Sugar pumpkin (Cucurbita pepo) serves as a foundation to most of the fall lineup at our house. Outside of the obvious pumpkin pie [recipe to follow] sugar pumpkins can be used for most courses before dessert right up to appetizers. Be sure to seek out the smaller sugar pumpkin varieties rather than larger field pumpkins which can be too stringy for good puree. Pumpkin makes great soup for cold evenings. Make pan dulce empanadas or pumpkin squares as treats. Pumpkin can be used anywhere you might use other varieties of squash as a side dish for fall roasts or winter stews. For that matter you can cube pumpkin and add it to stews. Pumpkin bread is also ridiculously simple to make and falsely impress your friends. Canned pumpkin is fine in a pinch but the processing seems to impart an off taste to the puree. It’s just so easy to prepare your own pumpkin puree.
Take a bunch of sugar pumpkins and one or two small but able children and spread newspaper out on a wide table. Put good music on the stereo and locate appropriate hats. Preheat the oven to moderate and halve the pumpkins with the largest knife in the house. Do not let the children play with the knives. After splitting each pumpkin, give the children spoons and show them how to remove the seeds. Reserve seeds. Now, either (i) just flip the halves over on a buttered baking sheet and roast them until soft or (ii) first peel the skins, quarter them and bake in a wide, shallow baking pan half filled with water and covered with foil until soft. I can’t say one method results in any better or worse puree – pick one and go with it. Spread the seeds evenly on a flat baking sheet and salt liberally. Roast the seeds along with the pumpkin until the seeds start to give off a full toasted aroma. Don’t burn them. Let seeds cool while pumpkin is baking then instruct children on eating pumpkin seeds and spitting shells.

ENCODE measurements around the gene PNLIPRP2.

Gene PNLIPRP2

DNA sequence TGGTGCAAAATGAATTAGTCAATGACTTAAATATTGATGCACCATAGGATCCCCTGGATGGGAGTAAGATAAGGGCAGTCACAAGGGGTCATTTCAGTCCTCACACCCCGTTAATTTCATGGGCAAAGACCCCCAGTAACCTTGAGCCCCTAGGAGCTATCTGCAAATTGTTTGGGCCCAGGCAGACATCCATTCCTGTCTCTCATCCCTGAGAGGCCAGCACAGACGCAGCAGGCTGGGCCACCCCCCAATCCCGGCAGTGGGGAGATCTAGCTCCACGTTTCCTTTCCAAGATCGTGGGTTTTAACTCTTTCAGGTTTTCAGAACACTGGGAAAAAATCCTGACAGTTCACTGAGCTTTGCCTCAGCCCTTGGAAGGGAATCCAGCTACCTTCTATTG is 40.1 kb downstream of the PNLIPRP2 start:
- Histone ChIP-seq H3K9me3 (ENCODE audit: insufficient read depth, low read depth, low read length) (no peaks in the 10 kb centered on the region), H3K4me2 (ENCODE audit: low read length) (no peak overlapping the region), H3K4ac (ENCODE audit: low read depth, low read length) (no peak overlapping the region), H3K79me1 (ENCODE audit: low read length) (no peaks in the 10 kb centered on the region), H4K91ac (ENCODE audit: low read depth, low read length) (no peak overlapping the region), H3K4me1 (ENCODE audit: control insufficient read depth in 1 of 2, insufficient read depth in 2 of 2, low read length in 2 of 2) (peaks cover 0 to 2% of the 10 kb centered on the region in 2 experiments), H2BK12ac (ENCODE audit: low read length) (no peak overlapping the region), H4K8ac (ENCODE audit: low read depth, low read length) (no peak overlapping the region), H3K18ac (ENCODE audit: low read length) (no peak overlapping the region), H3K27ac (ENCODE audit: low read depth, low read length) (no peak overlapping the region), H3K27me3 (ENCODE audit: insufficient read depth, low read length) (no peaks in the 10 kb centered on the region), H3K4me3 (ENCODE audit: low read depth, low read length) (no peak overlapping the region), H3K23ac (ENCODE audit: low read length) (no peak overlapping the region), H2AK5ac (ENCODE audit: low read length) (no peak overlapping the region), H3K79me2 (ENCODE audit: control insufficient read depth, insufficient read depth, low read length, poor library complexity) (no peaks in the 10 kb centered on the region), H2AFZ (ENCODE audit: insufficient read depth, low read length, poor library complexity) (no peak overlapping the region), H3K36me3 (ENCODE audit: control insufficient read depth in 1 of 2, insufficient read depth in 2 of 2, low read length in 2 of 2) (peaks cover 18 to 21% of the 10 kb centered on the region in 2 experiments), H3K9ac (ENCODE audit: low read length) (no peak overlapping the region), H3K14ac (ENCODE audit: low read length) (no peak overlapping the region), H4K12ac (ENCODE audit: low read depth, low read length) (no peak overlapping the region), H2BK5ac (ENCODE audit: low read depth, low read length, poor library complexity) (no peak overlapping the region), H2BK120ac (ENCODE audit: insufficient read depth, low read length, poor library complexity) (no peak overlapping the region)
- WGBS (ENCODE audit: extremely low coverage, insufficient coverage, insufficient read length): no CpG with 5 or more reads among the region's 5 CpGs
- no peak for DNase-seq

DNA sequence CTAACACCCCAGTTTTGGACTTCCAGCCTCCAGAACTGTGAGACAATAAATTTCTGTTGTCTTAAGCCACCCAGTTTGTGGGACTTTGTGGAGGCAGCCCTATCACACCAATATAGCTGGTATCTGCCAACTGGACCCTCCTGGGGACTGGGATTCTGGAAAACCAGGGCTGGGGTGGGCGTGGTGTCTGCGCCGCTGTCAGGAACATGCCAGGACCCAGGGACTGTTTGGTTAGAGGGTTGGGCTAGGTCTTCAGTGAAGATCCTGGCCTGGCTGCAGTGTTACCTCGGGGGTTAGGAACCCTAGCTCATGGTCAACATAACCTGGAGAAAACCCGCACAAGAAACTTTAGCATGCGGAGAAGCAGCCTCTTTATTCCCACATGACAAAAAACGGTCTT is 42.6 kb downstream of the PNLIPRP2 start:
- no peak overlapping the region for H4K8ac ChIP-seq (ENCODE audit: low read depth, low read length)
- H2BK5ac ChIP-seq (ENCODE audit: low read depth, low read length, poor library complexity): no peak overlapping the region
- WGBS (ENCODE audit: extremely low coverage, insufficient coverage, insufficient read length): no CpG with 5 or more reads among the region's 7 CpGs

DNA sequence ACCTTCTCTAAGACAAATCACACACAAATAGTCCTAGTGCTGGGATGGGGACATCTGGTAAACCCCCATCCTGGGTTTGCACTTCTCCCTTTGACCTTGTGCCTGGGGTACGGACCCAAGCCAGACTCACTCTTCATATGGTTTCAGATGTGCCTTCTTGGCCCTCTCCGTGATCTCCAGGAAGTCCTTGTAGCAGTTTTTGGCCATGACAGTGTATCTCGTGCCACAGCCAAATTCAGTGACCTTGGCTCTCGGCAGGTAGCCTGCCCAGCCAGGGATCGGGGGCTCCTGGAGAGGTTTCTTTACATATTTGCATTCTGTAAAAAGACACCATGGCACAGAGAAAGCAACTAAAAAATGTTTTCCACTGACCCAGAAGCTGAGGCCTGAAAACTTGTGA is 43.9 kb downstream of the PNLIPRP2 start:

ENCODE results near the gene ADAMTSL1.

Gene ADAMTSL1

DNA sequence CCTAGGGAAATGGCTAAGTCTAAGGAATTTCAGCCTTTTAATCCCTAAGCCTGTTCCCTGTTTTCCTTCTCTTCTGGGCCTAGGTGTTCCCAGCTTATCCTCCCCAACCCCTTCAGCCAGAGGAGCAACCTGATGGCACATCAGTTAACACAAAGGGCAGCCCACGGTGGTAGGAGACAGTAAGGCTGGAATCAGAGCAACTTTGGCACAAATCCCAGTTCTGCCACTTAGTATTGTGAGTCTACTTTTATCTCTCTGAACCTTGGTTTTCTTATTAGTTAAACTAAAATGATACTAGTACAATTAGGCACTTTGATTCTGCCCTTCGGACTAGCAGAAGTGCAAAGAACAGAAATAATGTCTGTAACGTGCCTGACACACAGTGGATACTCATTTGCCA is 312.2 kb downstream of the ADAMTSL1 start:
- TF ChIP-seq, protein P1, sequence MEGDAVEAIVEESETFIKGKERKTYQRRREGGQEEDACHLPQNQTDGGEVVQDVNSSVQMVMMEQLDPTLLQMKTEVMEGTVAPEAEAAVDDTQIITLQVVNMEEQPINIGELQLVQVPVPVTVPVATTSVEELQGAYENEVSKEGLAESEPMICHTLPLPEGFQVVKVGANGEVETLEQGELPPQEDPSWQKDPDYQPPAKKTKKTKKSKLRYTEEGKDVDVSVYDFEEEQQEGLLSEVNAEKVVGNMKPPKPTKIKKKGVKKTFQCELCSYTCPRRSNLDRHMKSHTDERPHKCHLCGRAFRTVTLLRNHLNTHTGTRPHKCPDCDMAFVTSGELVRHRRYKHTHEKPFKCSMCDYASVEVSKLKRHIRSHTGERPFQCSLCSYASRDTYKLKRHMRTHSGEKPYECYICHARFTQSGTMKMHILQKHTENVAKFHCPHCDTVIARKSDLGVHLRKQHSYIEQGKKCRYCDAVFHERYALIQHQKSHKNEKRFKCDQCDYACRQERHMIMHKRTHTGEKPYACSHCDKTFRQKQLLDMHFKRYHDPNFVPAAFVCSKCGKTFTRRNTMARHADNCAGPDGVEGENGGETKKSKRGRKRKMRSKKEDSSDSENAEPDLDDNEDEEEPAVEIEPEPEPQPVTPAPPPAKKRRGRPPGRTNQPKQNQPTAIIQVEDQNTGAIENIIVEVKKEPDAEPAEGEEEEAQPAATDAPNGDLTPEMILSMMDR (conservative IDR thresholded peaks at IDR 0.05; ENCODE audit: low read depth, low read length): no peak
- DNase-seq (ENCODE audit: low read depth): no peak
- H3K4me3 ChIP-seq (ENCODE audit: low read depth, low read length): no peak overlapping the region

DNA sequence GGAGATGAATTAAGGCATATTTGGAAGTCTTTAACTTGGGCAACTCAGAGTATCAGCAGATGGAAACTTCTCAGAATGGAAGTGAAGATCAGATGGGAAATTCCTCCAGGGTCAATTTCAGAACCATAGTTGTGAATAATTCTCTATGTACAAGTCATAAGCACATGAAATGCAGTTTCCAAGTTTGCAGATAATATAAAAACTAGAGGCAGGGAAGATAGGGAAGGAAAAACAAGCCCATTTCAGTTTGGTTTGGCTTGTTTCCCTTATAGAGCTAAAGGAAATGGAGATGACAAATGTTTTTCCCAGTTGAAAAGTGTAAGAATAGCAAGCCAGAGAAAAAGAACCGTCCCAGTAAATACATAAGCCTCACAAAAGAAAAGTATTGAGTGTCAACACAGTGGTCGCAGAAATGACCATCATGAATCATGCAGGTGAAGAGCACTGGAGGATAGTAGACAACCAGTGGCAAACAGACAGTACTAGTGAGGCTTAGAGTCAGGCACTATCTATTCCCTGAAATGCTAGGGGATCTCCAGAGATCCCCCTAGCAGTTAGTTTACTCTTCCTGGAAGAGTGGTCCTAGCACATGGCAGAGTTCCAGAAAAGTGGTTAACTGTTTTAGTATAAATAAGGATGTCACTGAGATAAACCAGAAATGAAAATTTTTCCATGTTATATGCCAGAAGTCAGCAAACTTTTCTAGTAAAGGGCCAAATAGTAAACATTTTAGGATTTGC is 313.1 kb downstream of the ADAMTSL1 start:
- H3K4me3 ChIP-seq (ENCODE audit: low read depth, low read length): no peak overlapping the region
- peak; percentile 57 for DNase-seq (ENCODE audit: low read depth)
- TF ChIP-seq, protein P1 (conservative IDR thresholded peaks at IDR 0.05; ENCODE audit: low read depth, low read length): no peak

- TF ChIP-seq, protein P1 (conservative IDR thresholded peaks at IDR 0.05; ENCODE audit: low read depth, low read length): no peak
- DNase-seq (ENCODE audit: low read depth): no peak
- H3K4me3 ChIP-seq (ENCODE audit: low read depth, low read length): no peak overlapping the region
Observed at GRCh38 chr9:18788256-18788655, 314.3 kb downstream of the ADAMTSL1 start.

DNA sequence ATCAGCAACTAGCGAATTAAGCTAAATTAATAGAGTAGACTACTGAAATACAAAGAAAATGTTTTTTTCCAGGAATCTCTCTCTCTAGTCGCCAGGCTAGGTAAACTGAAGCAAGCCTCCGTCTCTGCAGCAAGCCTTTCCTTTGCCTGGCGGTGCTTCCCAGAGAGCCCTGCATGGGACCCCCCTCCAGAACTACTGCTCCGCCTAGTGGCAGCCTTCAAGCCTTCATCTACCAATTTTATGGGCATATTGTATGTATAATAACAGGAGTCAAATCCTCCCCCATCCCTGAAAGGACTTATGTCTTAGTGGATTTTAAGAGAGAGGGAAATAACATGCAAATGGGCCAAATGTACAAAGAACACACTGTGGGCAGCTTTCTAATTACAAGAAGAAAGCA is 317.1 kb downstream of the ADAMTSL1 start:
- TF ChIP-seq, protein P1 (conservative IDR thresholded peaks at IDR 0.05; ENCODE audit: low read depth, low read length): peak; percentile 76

After the pumpkins are baked sufficiently, let them cool until you can handle them. If you opted for method (i), them peel the halves and place the flesh in a big bowl. The quarters from method (ii) can just go straight into the bowl. Have the children mash the pumpkin into a puree with a potato masher or other tool (large garden spade is excellent if you’re making more than 100 pounds of puree). Place the mashed puree into a large caldron suspended over a bowl and place the whole shebang into the icebox overnight so the excess moisture can drain out of the puree.
When it’s drained, store the puree in zip lock bags in the freezer until you need it.
All you have to do is spit to find a pie recipe. Go find one and use it as a starting point only. Ignore recipe ingredients that include “sweetened condensed milk.” It is Satan’s breast milk. If you see cans of this in your grocery store, very carefully remove as many as possible and move them to the pet food section behind the large bags of dry dog food. Substitute heavy cream and a little more sugar.
Use your favorite pastry shell recipe and pre-bake the shells just enough to stand up to the filling. For the filling, substitute fresh grated ginger for the dry stuff and stay away from anything labeled “pumpkin pie seasoning.” If this is overwhelming, and you cannot locate a pie recipe, let me know and I’ll take you by the hand and Helen Keller you through the process.